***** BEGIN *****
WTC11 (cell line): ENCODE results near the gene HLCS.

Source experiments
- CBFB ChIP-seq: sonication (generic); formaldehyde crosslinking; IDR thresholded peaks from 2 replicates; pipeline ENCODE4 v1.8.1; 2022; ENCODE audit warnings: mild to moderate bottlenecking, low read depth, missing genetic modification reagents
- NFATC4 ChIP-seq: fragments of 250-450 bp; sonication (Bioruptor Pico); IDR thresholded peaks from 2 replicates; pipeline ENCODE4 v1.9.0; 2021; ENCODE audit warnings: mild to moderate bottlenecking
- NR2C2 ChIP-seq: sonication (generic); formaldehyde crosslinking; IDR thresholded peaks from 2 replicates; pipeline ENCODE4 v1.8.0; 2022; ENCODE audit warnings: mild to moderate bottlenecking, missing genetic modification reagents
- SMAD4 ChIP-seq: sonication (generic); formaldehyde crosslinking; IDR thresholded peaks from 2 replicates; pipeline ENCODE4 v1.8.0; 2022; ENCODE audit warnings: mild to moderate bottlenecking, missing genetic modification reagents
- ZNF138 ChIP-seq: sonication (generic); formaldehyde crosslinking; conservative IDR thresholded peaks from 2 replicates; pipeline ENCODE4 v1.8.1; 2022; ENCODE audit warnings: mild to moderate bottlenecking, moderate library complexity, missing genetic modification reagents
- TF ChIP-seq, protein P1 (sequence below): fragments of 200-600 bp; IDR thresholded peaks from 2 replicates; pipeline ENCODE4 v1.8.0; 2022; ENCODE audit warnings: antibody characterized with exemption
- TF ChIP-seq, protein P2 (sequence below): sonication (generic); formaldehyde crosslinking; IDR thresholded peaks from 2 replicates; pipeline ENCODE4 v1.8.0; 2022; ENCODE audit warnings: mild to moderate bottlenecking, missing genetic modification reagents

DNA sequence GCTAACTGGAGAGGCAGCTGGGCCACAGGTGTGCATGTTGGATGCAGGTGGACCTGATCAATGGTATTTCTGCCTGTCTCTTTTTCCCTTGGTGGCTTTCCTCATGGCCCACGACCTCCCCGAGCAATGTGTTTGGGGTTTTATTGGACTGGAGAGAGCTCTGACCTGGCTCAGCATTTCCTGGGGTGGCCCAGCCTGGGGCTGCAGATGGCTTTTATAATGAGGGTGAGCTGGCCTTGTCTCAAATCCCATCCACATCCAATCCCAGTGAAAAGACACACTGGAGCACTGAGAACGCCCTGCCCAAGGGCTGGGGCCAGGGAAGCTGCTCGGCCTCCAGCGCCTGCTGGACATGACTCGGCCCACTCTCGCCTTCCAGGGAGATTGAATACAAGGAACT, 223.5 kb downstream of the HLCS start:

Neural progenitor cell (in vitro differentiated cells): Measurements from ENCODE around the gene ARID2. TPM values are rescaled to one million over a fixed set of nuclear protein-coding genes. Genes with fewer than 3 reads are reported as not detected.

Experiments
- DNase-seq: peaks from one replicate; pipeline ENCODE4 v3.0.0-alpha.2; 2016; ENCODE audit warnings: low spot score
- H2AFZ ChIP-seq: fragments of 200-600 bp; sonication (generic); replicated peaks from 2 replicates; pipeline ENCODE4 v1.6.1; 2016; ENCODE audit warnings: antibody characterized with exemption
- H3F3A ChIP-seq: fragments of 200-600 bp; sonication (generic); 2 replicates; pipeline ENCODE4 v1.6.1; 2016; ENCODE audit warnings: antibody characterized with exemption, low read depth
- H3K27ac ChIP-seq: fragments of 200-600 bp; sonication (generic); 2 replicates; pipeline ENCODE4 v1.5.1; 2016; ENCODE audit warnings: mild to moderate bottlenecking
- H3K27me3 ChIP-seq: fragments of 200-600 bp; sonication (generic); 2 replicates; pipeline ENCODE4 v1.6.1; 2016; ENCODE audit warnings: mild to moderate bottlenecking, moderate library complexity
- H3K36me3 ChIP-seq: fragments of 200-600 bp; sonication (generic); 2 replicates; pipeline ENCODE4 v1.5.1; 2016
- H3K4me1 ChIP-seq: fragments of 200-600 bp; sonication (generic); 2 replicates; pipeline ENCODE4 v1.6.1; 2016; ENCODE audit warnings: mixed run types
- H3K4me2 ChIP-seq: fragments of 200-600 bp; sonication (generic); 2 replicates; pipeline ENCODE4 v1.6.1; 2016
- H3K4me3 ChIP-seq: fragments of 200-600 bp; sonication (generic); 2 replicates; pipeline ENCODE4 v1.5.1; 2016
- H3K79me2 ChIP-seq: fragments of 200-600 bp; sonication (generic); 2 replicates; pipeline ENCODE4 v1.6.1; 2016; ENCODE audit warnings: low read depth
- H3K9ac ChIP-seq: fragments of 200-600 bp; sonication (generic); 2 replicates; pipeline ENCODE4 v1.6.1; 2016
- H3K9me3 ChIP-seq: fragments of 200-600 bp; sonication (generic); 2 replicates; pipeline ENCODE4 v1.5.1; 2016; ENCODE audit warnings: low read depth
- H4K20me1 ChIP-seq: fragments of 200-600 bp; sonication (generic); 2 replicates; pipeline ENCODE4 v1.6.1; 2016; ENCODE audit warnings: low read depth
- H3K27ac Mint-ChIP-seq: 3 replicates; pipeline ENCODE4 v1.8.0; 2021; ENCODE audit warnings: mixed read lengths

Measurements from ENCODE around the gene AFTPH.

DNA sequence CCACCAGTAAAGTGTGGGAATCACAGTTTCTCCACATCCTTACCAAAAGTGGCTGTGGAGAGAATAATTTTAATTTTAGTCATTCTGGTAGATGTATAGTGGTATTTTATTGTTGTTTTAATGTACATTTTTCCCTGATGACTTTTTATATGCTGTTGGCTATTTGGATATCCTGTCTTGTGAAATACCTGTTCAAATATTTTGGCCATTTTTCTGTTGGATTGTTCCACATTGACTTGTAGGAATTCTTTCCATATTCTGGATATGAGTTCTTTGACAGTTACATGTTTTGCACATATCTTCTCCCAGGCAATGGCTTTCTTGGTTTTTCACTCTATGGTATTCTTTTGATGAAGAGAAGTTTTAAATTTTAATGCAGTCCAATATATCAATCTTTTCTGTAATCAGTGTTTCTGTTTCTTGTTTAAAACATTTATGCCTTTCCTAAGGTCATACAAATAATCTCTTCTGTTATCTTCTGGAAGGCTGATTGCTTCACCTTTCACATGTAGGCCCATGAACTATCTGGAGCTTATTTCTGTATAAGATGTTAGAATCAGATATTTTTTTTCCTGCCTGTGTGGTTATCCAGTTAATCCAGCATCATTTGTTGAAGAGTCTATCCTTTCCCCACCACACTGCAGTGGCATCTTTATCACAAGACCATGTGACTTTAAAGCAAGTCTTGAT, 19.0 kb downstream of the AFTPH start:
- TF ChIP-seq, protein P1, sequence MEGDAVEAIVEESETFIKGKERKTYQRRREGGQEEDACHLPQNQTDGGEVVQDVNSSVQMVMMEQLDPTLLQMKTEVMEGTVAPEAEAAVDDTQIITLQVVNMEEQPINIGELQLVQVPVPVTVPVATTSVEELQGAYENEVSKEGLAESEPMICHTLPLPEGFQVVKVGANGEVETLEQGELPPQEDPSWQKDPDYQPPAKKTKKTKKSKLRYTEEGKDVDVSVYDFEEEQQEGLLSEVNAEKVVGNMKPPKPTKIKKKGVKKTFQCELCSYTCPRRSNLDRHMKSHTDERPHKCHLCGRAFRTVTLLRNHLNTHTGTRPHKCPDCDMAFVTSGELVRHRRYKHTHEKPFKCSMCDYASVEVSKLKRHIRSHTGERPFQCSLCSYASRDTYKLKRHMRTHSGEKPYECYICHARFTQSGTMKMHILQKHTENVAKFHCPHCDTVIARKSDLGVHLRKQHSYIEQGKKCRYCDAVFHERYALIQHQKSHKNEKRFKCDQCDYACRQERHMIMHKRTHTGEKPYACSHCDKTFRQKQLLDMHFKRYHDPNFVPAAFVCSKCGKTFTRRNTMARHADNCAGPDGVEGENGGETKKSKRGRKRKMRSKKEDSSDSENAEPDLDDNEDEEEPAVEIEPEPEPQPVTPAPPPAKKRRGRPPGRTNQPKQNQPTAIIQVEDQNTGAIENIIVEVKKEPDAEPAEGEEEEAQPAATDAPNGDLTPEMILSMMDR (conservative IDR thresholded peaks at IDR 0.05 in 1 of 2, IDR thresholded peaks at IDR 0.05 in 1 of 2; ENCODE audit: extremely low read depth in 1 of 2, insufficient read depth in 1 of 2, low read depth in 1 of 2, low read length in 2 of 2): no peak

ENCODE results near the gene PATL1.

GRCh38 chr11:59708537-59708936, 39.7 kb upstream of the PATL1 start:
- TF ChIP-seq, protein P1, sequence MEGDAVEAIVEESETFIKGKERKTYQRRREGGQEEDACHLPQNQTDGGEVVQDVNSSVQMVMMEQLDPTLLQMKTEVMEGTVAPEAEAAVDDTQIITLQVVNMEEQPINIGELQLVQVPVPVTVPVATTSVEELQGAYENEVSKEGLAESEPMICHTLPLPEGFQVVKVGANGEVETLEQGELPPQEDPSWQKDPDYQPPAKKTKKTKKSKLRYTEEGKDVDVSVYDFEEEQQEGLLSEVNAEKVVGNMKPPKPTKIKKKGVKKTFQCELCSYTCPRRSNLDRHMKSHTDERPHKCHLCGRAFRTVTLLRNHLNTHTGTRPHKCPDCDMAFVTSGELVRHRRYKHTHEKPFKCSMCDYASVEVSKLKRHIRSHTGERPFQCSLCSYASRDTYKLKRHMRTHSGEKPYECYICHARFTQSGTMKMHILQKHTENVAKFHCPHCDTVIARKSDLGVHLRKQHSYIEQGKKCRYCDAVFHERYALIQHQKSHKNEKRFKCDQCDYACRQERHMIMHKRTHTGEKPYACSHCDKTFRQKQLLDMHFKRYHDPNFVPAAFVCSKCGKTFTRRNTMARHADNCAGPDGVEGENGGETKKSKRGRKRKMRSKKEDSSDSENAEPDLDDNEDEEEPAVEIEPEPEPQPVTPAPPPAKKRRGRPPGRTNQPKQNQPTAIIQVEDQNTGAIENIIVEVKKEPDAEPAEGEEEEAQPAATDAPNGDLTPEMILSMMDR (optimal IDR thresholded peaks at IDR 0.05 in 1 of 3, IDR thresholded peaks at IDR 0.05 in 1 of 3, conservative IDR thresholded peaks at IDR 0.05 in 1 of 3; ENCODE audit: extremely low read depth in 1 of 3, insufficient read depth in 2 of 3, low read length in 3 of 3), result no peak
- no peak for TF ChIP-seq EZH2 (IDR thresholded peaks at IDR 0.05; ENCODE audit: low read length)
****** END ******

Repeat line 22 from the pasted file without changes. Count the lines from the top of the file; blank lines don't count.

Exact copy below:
- H3K79me2 ChIP-seq: fragments of 200-600 bp; sonication (generic); 2 replicates; pipeline ENCODE4 v1.6.1; 2016; ENCODE audit warnings: low read depth